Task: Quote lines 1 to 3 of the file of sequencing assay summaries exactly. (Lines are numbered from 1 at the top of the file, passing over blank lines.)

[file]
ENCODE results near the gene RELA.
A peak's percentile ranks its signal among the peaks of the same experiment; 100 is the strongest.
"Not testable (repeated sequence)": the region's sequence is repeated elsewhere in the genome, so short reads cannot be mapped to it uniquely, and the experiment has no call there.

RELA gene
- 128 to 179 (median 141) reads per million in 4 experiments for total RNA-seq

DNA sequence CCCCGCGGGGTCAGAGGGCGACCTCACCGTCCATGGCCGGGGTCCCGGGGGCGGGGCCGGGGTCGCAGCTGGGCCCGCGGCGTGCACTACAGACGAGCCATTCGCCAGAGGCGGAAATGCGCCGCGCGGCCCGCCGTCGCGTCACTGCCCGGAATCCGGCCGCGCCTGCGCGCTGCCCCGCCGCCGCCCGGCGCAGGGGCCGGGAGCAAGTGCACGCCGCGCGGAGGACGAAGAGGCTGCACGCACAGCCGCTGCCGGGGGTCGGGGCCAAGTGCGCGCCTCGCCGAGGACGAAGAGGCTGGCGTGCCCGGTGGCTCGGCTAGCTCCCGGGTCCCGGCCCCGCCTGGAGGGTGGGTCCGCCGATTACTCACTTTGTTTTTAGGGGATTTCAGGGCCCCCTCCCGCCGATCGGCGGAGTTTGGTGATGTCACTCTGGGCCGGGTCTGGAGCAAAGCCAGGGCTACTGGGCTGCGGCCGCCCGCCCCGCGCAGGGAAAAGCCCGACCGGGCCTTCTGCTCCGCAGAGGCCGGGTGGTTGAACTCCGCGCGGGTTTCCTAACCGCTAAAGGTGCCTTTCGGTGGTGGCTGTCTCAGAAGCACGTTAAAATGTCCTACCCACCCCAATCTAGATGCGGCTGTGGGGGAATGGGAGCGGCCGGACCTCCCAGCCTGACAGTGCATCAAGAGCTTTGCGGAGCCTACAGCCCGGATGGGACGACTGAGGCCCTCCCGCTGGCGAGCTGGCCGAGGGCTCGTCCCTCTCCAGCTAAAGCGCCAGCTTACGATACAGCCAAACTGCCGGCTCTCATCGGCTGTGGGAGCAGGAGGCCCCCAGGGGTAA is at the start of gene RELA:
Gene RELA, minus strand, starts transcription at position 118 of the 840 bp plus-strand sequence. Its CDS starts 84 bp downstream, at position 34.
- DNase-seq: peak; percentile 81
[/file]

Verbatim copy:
ENCODE results near the gene RELA.
A peak's percentile ranks its signal among the peaks of the same experiment; 100 is the strongest.
"Not testable (repeated sequence)": the region's sequence is repeated elsewhere in the genome, so short reads cannot be mapped to it uniquely, and the experiment has no call there.